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Summer Running: A Guide to the Pleasures of a Really Fast Walk in the Park

Parks & the Great Outdoors, User's Guide to Summer Add comments

Photo: Zach Freeman

Among its many accolades, Chicago is frequently cited as one of the best running cities in America. And after running on any part of the eighteen-mile stretch of paths that make up the Lakefront Trail, it’s pretty easy to see why. Whether you’ve been hitting the trail for decades or this is your first summer, here’s a quick north-to-south guide to getting the most out of a summer run on Chicago’s iconic Lakefront Trail.

Montrose Harbor: Just south of Montrose Harbor, there’s a path on the east side of the Sydney R. Marovitz Golf Course that may not be part of the official Lakefront Trail, but its partly shaded and mostly isolated tour of the lakefront makes it worth exploring. A small number of fishermen and sunbathers provide the majority of the company, and you may find the occasional golf ball at your feet. This gravel path also takes you to the end of Belmont Harbor.  (This trail is currently blocked with a chain-link fence due to extensive damage/erosion, however you can still traverse the damaged area if you’re interested in obstacle-course running).

North Avenue Beach: If you’re looking to practice for a potentially crowded race (such as the sold-out Bank of America Chicago Marathon), head to the sandy stretches of North Avenue Beach between Fullerton and North. On pretty much any sunny summer day, and especially during big events like the Air & Water Show in August, this section of the trail is packed with picnickers, partiers, volleyball players and any number of quick-footed runners practicing the delicate art of crowd navigation.

Oak Street Beach: Jumping into Lake Michigan can be a chilling experience, but for an ideal post-run recovery the lake can easily serve as a gigantic (free) ice bath. There are a number of great places to hop in the water, but the north end of Oak Street Beach, where cement and sand collide, offers the easiest sandless transition from shoes and socks to bare feet. And if you’re not ready to dive in right away, there’s room to sit on the concrete ledge and dangle your toes into the splashing waves.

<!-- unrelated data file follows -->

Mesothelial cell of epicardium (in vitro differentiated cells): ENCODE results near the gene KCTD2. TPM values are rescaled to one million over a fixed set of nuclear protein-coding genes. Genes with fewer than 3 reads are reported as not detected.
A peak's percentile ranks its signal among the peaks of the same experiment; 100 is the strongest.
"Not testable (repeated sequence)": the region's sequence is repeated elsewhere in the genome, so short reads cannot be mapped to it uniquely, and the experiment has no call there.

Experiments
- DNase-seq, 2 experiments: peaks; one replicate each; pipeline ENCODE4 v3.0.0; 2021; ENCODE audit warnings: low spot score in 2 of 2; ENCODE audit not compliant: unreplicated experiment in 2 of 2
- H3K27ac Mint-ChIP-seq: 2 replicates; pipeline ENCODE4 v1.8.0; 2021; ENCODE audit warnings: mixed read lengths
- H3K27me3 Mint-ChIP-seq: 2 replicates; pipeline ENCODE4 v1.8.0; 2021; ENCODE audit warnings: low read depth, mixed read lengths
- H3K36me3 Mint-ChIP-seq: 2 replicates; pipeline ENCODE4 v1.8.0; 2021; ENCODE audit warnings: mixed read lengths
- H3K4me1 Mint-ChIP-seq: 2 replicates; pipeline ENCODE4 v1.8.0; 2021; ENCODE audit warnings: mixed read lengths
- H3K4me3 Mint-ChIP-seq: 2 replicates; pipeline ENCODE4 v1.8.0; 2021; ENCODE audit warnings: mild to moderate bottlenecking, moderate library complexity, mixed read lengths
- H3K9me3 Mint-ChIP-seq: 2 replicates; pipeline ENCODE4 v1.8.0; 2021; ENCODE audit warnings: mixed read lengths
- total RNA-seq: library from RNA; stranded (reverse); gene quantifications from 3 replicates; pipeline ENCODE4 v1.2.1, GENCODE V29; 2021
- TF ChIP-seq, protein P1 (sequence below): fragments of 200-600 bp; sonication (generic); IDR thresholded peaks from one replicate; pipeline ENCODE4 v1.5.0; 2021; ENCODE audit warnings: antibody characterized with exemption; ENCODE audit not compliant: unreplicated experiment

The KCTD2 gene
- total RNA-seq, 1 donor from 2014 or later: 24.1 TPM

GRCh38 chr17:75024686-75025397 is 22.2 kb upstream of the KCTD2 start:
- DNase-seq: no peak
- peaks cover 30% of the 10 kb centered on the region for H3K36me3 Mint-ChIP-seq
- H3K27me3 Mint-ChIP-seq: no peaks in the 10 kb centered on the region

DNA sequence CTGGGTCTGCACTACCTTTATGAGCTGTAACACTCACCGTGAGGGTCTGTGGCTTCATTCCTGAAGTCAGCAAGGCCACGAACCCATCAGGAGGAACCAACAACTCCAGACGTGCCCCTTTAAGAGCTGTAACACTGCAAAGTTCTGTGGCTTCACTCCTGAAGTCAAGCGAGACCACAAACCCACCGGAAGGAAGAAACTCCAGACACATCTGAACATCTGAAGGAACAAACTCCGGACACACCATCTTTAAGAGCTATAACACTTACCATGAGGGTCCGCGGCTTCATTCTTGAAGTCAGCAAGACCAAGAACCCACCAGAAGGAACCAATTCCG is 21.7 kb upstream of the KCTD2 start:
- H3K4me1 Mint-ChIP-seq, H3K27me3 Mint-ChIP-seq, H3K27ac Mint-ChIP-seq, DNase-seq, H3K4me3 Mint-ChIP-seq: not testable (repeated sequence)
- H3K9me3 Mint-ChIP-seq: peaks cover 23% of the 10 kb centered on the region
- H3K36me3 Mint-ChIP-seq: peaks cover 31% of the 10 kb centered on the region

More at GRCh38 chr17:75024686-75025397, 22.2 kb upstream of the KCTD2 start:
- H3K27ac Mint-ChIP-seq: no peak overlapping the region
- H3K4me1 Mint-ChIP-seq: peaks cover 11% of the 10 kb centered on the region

Northerly Island: For those who view running as an individual activity, more for meditation than conversation, a solo run on the quiet, winding paths of Northerly Island is a perfect escape. Running by native prairie grasses and Dessa Kirk’s mesmerizing Daphne Garden sculptures, a jaunt around Northerly Island offers otherworldly calm, especially on a busy summer weekend.

47th Street Hill: Looking for a hill to challenge you in this flat Midwestern city? Look no further than 47th Street, where one of the very few (and possibly the longest) inclines on the Lakefront Trail is waiting for a brave runner like you.

Promontory Point Park: Just a bit further south, Promontory Point juts out into the lake at 55th Street, offering a picturesque view of the city to the north as well as a tree-lined circular path that leads you past plenty of grassy BBQ areas and around a field house built in the 1930s. It’s the perfect place to sit for a while and think about the run you just completed (or the one you’re about to start).

While Chicago’s Lakefront Trail is always an ideal place for a good run (long or short), catching a cool breeze off the lake during a hot summertime run is a sublime experience. So, what are you waiting for? Lace up those shoes and hit the trail! (Zach Freeman)

One Response to “Summer Running: A Guide to the Pleasures of a Really Fast Walk in the Park”

  1. Jay Freeman Says:

    Thanks for the descriptions. Wish I was running there. No lake front breezes here, just the hills in Eureka Springs. JJay

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